What you need to know:
- Investors traded Sh340.8 billion worth of bonds in the market between January and September this year, compared to Sh233.8 billion over the same period last year.
- Analysts expect banks to buy more paper in face of squeezed margins by rate caps.
The turnover in the secondary bonds market for the first nine months of the year has grown by 46 per cent compared to 2015, reflecting the shift in investor capital to fixed income from equities.
Nairobi Securities Exchange (NSE) data shows investors traded Sh340.8 billion worth of bonds in the market between January and September this year, compared to Sh233.8 billion over the same period last year.
The upturn in bond activity coincided with reduced trading in equities for the first three quarters of the year, with shares worth Sh123.6 billion traded compared to Sh163.3 billion in January to September 2015.
Local institutional investors led by banks and pension funds have particularly taken to the bonds market this year—both primary and secondary— leaving foreigners to dominate the equities market.
“Banks have been active in the bonds market trying to pick up yields, considering that the government has been reducing its take-up of high price offers in the primary market. Fund managers acting for pension funds have also been active in the market,” said Standard Investment Bank (SIB) head of research Francis Mwangi.
Since the beginning of the year, banks have raised their total holdings of government debt by a huge Sh171.8 billion to Sh1.02 trillion, while pension funds have raised their holdings by Sh104.4 billion to Sh493.4 billion.
This has been partly due to the returns from the equities market sliding in a bear market, which has pushed the NSE 20 share index 19.8 per cent down in the year.
Data compiled by financial services firm Alexander Forbes shows that pension funds had on average increased their fixed-income assets to 72 per cent by June from 70.5 per cent at the beginning of the year, while cutting their holdings in equities from 25.1 per cent to 22.4 per cent.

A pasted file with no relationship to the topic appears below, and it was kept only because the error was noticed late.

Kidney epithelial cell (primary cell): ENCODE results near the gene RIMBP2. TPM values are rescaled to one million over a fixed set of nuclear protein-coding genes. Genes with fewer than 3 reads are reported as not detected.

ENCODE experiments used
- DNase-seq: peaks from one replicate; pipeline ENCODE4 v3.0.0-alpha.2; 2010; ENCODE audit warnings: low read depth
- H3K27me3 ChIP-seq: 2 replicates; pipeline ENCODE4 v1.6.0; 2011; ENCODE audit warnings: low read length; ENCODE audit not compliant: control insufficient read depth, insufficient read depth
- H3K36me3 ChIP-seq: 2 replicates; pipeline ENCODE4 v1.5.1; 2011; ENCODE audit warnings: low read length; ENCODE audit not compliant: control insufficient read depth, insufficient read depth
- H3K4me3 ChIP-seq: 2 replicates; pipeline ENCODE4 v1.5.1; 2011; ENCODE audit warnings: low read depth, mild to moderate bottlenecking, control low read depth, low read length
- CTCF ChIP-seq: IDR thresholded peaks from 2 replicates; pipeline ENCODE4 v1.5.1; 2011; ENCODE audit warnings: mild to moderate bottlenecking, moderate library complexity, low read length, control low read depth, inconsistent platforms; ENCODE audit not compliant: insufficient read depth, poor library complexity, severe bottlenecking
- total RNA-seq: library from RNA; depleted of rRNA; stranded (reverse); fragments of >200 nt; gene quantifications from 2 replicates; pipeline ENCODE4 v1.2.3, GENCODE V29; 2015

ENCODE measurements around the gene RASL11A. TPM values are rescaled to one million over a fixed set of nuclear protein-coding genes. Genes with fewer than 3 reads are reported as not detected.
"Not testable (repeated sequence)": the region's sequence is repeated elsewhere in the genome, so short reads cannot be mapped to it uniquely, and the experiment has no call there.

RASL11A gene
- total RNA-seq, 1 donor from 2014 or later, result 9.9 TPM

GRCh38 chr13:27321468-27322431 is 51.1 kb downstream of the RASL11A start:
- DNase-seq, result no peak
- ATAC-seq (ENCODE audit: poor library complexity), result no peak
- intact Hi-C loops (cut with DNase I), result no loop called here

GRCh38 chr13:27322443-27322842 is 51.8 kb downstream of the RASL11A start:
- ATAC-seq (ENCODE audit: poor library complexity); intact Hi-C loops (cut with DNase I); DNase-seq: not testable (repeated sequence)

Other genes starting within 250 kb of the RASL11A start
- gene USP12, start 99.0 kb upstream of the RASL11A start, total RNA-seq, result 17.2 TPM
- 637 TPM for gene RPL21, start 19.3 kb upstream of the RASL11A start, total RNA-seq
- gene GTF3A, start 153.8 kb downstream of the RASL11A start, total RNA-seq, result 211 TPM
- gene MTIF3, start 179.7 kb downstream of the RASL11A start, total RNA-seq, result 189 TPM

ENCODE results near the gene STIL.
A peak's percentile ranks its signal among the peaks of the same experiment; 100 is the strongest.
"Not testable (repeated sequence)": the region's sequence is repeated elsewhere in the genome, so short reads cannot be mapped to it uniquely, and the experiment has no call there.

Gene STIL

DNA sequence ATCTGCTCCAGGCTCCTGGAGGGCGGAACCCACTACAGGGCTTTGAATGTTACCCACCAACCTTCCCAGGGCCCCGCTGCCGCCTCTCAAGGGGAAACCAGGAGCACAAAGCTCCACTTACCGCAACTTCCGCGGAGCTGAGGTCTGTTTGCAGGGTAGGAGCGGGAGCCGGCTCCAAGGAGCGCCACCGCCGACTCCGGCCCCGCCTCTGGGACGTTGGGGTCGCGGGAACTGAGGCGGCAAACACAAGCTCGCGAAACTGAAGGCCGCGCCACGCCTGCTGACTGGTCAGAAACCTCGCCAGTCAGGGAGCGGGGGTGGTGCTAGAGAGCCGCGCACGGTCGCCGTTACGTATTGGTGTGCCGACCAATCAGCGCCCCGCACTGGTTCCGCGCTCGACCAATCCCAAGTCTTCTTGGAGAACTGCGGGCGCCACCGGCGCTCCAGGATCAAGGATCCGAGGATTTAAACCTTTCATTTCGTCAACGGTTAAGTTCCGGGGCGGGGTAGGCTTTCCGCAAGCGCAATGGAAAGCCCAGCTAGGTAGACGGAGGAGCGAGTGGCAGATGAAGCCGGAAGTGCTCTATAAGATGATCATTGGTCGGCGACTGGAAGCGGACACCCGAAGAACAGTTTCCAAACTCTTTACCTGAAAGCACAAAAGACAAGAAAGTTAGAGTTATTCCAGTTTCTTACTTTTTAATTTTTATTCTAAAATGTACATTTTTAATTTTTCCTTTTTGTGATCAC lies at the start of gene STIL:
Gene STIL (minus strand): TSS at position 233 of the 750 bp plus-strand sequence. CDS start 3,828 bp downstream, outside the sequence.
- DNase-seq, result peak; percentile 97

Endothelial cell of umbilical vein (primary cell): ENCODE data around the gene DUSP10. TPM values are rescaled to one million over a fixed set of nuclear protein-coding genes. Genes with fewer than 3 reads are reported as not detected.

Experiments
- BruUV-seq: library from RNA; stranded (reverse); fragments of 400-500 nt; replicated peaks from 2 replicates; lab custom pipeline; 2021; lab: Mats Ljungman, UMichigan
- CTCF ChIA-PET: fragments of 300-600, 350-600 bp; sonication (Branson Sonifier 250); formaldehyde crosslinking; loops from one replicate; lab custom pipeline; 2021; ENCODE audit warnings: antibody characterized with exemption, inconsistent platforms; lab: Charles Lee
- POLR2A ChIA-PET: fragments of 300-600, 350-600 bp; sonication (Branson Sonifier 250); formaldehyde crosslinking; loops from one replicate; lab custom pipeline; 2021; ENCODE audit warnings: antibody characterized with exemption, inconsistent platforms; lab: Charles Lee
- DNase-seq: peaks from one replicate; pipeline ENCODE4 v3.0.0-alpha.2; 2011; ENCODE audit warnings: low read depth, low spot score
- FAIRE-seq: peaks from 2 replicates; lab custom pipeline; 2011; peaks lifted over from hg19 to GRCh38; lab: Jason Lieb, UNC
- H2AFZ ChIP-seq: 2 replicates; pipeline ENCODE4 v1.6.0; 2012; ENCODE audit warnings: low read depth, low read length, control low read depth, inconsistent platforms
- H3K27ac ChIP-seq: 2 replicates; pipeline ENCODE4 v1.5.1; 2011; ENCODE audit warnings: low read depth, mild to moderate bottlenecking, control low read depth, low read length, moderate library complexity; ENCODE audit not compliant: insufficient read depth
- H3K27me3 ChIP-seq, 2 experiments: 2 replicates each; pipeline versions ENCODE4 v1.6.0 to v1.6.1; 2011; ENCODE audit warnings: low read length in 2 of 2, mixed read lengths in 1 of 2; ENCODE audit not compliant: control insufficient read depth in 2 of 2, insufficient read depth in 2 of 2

Going forward, analysts expect the interest in the fixed-income segment of the market by banks will only grow following the capping of interest rates on customer loans, which has squeezed margins on the riskier type of lending.
“We anticipate that banks will scramble for any bond in the market with at least a 14.5 per cent annual coupon rate. We also anticipate that banks may opt to hold such bonds and those acquired during primary auctions to maturity,” say Dyer & Blair analysts in a market note.
For stockbrokers, the contrasting performance of the two market segments is a mixture of gains and losses.
They earn a commission of 0.035 for every bond transaction—either a sale or a buy— which will go some way to softening the hit they will take on lower commission earnings from equities whose commission is between 1.5 and 2.1 per cent per transaction.
The bonds market is, however, dominated by only a few stockbrokers, where the top five account for 80 per cent of the market share, meaning a majority will hardly benefit from the increase in bonds trade this year.